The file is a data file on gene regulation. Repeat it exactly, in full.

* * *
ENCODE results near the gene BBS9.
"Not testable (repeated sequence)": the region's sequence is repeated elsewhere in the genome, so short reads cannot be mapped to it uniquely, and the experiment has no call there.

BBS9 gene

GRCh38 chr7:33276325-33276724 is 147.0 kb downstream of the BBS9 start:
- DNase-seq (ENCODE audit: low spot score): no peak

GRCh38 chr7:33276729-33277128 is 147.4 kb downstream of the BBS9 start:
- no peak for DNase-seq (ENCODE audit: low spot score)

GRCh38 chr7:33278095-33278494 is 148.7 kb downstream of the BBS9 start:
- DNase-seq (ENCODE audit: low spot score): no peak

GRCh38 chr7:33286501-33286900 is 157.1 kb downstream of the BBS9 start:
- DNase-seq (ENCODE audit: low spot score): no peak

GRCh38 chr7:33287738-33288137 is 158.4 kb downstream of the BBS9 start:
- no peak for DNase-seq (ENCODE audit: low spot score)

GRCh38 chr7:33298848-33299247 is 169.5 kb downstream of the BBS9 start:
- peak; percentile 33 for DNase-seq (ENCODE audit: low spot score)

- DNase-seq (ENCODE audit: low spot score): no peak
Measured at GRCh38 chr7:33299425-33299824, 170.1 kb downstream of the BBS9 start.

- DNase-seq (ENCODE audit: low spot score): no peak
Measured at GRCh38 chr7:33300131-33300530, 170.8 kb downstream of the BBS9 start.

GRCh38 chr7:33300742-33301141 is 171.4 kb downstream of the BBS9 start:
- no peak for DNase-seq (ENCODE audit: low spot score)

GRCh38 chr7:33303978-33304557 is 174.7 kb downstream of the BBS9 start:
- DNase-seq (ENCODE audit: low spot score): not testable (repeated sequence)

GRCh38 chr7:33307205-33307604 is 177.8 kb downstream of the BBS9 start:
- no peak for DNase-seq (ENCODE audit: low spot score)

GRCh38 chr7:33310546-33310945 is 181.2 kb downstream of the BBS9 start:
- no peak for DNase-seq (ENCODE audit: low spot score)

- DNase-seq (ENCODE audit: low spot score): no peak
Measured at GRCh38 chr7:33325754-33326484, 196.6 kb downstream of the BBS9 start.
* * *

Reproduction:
ENCODE results near the gene BBS9.
"Not testable (repeated sequence)": the region's sequence is repeated elsewhere in the genome, so short reads cannot be mapped to it uniquely, and the experiment has no call there.

BBS9 gene

GRCh38 chr7:33276325-33276724 is 147.0 kb downstream of the BBS9 start:
- DNase-seq (ENCODE audit: low spot score): no peak

GRCh38 chr7:33276729-33277128 is 147.4 kb downstream of the BBS9 start:
- no peak for DNase-seq (ENCODE audit: low spot score)

GRCh38 chr7:33278095-33278494 is 148.7 kb downstream of the BBS9 start:
- DNase-seq (ENCODE audit: low spot score): no peak

GRCh38 chr7:33286501-33286900 is 157.1 kb downstream of the BBS9 start:
- DNase-seq (ENCODE audit: low spot score): no peak

GRCh38 chr7:33287738-33288137 is 158.4 kb downstream of the BBS9 start:
- no peak for DNase-seq (ENCODE audit: low spot score)

GRCh38 chr7:33298848-33299247 is 169.5 kb downstream of the BBS9 start:
- peak; percentile 33 for DNase-seq (ENCODE audit: low spot score)

- DNase-seq (ENCODE audit: low spot score): no peak
Measured at GRCh38 chr7:33299425-33299824, 170.1 kb downstream of the BBS9 start.

- DNase-seq (ENCODE audit: low spot score): no peak
Measured at GRCh38 chr7:33300131-33300530, 170.8 kb downstream of the BBS9 start.

GRCh38 chr7:33300742-33301141 is 171.4 kb downstream of the BBS9 start:
- no peak for DNase-seq (ENCODE audit: low spot score)

GRCh38 chr7:33303978-33304557 is 174.7 kb downstream of the BBS9 start:
- DNase-seq (ENCODE audit: low spot score): not testable (repeated sequence)

GRCh38 chr7:33307205-33307604 is 177.8 kb downstream of the BBS9 start:
- no peak for DNase-seq (ENCODE audit: low spot score)

GRCh38 chr7:33310546-33310945 is 181.2 kb downstream of the BBS9 start:
- no peak for DNase-seq (ENCODE audit: low spot score)

- DNase-seq (ENCODE audit: low spot score): no peak
Measured at GRCh38 chr7:33325754-33326484, 196.6 kb downstream of the BBS9 start.